“William Lindesay OBE is a British geographer, a research fellow at his alma mater, Liverpool University, and a recipient of The Special Award of the Royal Society for Asian Affairs. After a milestone journey of 2,500 km on foot along the Great Wall in 1987, Lindesay returned to China in 1990 to retrace sections of the Long March. Since 2000, he has dedicated himself to the Great Wall in a myriad ways. He lives beside a section of Wild Wall at Jiankou, and has published six books on the subject, including Alone on the Great Wall, The Great Wall Explained and The Great Wall in 50 Objects. Lindesay received the Friendship Award of China in 1998, was made an Officer, Order of the British Empire by HM Queen Elizabeth II in 2006, and was awarded the Great Wall Friendship Medal of Beijing in 2008. Recently he has been named as a luminary member of ‘The Explorers Club 50, Class of 2022’. William Lindesay is married to Wu Qi, and they have two children, James and Thomas.“
The above is taken straight from “About the Author” in the first volume of his 2-part new memoir published yesterday by Earnshaw Books. The title is Wild Wall: The Foundation Years. The author bio above misses one important detail: William is a treasured friend of the Laycock family which I write about in this review of his new memoir — a story truly as compelling as the Great Wall itself.
Sometimes you learn the most about yourself from a stranger. In 1908 my grandfather became the first person ever documented to have walked the entire length of China’s Great Wall. My family knew of this achievement but for reasons that seem hard to understand now, we discounted it. We have old heavy glass slides of pictures he took all along the Wall — probably state of the art back then — but we viewed these as curiosities, completely missing their historical significance.
It was only when we met William Lindesay that we awakened to the significance of our family history. William, we learned, was born in the United Kingdom not far from the Beatles’ hometown of Liverpool. Almost as if embedded in his DNA, William became enchanted as a schoolboy with that Great Wall in a far away land that few people knew or understood. At age 12, he might have surprised even himself when he suddenly announced in class that he was going to travel to China for an expedition along the Great Wall. He ended up not only exploring the Wall, but has lived along side it and dedicated his life to it.
William was a runner and frequently ran with his brother along Hadrian’s Wall in the UK near their home. They stopped to rest one day during their run. It was about 15 years since William’s classroom announcement when his brother suggested out of nowhere, “Will, d’you know what, you should do the same thing on the Great Wall of China.” William writes that this passing comment stirred something deep in his subconscious.
In this first volume of a two-part memoir, William covers his decision to walk the Great Wall and the enormous challenges he faced doing so in 1987 — of which only part was the actual walk itself over 2,470 kilometers (1,535 miles). He fought blisters, dysentery, the threat of bubonic plague, stress fractures, a sandstorm, vicious dogs… and police (‘the boys in green’). He was arrested nine times by the police for trespassing China’s “closed areas,” comprising virtually the entire country. And he was deported once. He also tells heartwarming stories of kind farm families who gave shelter and food to this tall mysterious foreigner.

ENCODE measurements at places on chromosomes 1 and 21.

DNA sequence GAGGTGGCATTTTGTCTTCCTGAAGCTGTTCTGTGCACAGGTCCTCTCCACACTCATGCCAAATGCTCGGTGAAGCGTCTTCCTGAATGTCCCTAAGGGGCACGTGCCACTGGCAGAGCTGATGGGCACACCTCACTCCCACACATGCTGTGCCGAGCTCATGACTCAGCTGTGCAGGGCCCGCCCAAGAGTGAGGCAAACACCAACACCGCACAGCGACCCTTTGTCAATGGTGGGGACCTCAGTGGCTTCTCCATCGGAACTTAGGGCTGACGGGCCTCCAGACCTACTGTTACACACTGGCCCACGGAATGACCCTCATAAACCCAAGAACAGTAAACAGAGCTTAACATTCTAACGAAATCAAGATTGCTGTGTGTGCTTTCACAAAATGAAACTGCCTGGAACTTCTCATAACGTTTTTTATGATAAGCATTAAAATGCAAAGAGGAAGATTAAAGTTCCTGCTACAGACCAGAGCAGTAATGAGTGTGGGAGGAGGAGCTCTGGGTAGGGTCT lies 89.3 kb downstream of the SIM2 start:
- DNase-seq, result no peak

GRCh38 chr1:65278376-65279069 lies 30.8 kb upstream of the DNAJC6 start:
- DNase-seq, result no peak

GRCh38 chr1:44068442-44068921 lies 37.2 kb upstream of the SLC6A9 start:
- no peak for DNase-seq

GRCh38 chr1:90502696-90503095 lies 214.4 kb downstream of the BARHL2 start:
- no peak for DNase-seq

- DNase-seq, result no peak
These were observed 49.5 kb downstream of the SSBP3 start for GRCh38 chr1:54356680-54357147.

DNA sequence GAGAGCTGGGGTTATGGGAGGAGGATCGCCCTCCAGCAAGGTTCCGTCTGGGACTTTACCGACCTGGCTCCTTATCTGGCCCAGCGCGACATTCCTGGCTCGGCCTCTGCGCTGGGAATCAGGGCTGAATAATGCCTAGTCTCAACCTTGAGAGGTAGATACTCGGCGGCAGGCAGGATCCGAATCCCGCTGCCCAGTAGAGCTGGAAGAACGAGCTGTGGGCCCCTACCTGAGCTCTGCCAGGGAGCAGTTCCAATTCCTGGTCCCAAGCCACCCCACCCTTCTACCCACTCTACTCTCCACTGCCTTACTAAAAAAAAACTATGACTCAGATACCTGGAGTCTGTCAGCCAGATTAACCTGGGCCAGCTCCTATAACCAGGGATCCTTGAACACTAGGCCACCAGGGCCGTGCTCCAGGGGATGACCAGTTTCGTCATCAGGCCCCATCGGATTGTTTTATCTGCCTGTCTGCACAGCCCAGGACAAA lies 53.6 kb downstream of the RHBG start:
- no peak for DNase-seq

William met his future wife along this journey and soon after he “met” my grandfather, Dr. William Edgar Geil, by way of Geil’s book ‘The Great Wall of China.’ William photographed the Wall extensively along the journey — protecting this film from confiscation was another challenge — and later he discovered my grandfather’s photos in the book. One scene in particular had been photographed by both from almost exactly the same spot, showing that scene in 1908 and again 80 years later. William writes, “It was almost as if our meeting had been scheduled by William Geil as long ago as 1908, and my going there in 1987 was my acceptance to become acquainted.”
Clearly this memoir has deep personal meaning to me, bringing both tears and goosebumps at different times. But its interest and importance goes far beyond. The Great Wall embodies history dating as far back as the 7th century BC. Some sections today are totally obliterated or barely discernible. My grandfather died before William Lindesay was born, but these “Two Williams” have together assembled a living history of the Wall. And their work continues. William today gives lectures and tours of the Great Wall, and regularly organizes outings to clean up litter and trash. He has two grown sons who, at this very writing, are taking their turn walking and jogging the full Wall from west to east.
Throughout all these centuries, William Lindesay is only the second person documented to have traversed the entire length of the Great Wall. From this vantage point, he has a perspective no one else can provide. His story is as compelling as the Wall itself.
Volume 2 of William’s memoir — Wild Wall: The Jiankou Years — is now out. You can find it at Amazon.
William’s sons have now completed their 3,260 kilometer traverse along the entire length of the Great Wall of China, mentioned above. They walked and jogged the whole way. See my post, ‘Two Brothers Walk China’s Great Wall End-to-End‘.
Title image is by Siggy Nowak from Pixabay with the cover of William Lindesay’s memoir inset.
Learn more about my grandfather, Dr. William Edgar Geil, and his historic walk in 1908 along the entire length of China’s Great Wall.
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